For some time a consideration of philosophy as dependent only upon honesty has come to feel particularly apt for describing the unique situation the philosopher (and the interpreter of philosophy) finds himself. Due to the strangeness of this suggestion, and the general merit I feel in developing it further, I will exposit it and develop some directions for further consideration.
To be clear: honesty is not only required in philosophy. What I mean to emphasize here is that while other activities, such as science, have their special organizing concepts and principles assumed (even if they are not clear), the philosopher has none of these. So, while the scientist depends on some special principles and their honesty, the philosopher must simply remain honest. However, I also want to explain how the honesty demanded of the philosopher is unique.
Typically we can understand honesty in terms of not lying, and this holds for both philosophy and the sciences. Being dishonest in a science may involve falsifying or ignoring certain pieces of evidence in order to maintain something that should be abandoned or called into further question. We can also deceive ourselves by accidentally including evidence that should not properly be considered; this may mean the inclusion of bias or data that does not actually fit within the domain of the science. There is much more that can be said concerning this, and much more that can be clearer, but I will have this suffice.
The philosopher is in a different circumstance because there is no settled domain of objects, nor any principles which cannot be questioned: the 'work' of the philosopher is just as much a perennial problem of philosophy as anything else. Because of this, the philosopher need not worry about including objects or thoughts that are not in the domain of philosopher. However, precisely because the philosopher has no domain of objects that is settled the philosopher must be wary of all organization of thought that directs us, and must ask again and again into any such organization. This is where some difficulties in the philosophical life emerge, and which I can only deal with in terms of a reflection on the philosophical life.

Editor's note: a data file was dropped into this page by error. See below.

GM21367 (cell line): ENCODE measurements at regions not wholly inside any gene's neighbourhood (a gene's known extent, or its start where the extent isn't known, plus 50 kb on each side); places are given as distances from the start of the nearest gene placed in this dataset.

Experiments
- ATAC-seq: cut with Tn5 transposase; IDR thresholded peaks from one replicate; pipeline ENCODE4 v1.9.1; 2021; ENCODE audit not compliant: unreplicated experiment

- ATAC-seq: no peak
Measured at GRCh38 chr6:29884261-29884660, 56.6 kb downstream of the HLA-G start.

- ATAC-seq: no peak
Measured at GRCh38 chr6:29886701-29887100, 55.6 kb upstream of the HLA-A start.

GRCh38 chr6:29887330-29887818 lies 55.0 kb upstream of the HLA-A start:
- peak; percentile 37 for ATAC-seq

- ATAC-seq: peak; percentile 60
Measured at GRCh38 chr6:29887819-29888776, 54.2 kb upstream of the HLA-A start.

When one opens up all sorts of questions, and strives towards pure contemplation, we typically develop anxieties of various sorts, and these lead to a tendency to end philosophical consideration by determining a principle. This succumbing to anxiety is how a philosopher can fail to be honest in their own contemplation, so far as the goal is pure contemplation.
Whenever the philosopher stops asking into the organization of thought or objects, and settles on some organization in order to advance, a science is established. This is no wicked thing, but for the purposes of keeping science clear in its aim (and to allow philosophy its problematic aim), it is important to see this distinction. From recognizing this risk of concealing the questionable from view, and considering this a dishonesty, it becomes clearer how particularly the philosopher can lose his way through dishonesty (even if this lose is at the same time a gain to science).
This sort of honesty where we challenge ourselves to understand more comprehensively whatever it is that we understand can, perhaps, help us understand the Delphic maxim, "know thyself", as well as help the reflection of other attempts at understanding philosophy.
If we suppose the philosophical lifestyle of contemplation is important in-itself (relative to life), perhaps it is important to consider exactly how we get pulled out of contemplation. What is it that allows anxiety to emerge? It is not simply a matter of pure thought, but a kind of dissonance between the world and our challenging of it and our role in it. Perhaps all our practical engagements are reflections of anxiety that constantly seek for a means to overcome whatever stifles our contemplative life and the world and denies us leisure? This seems like a productive line of inquiry for future work.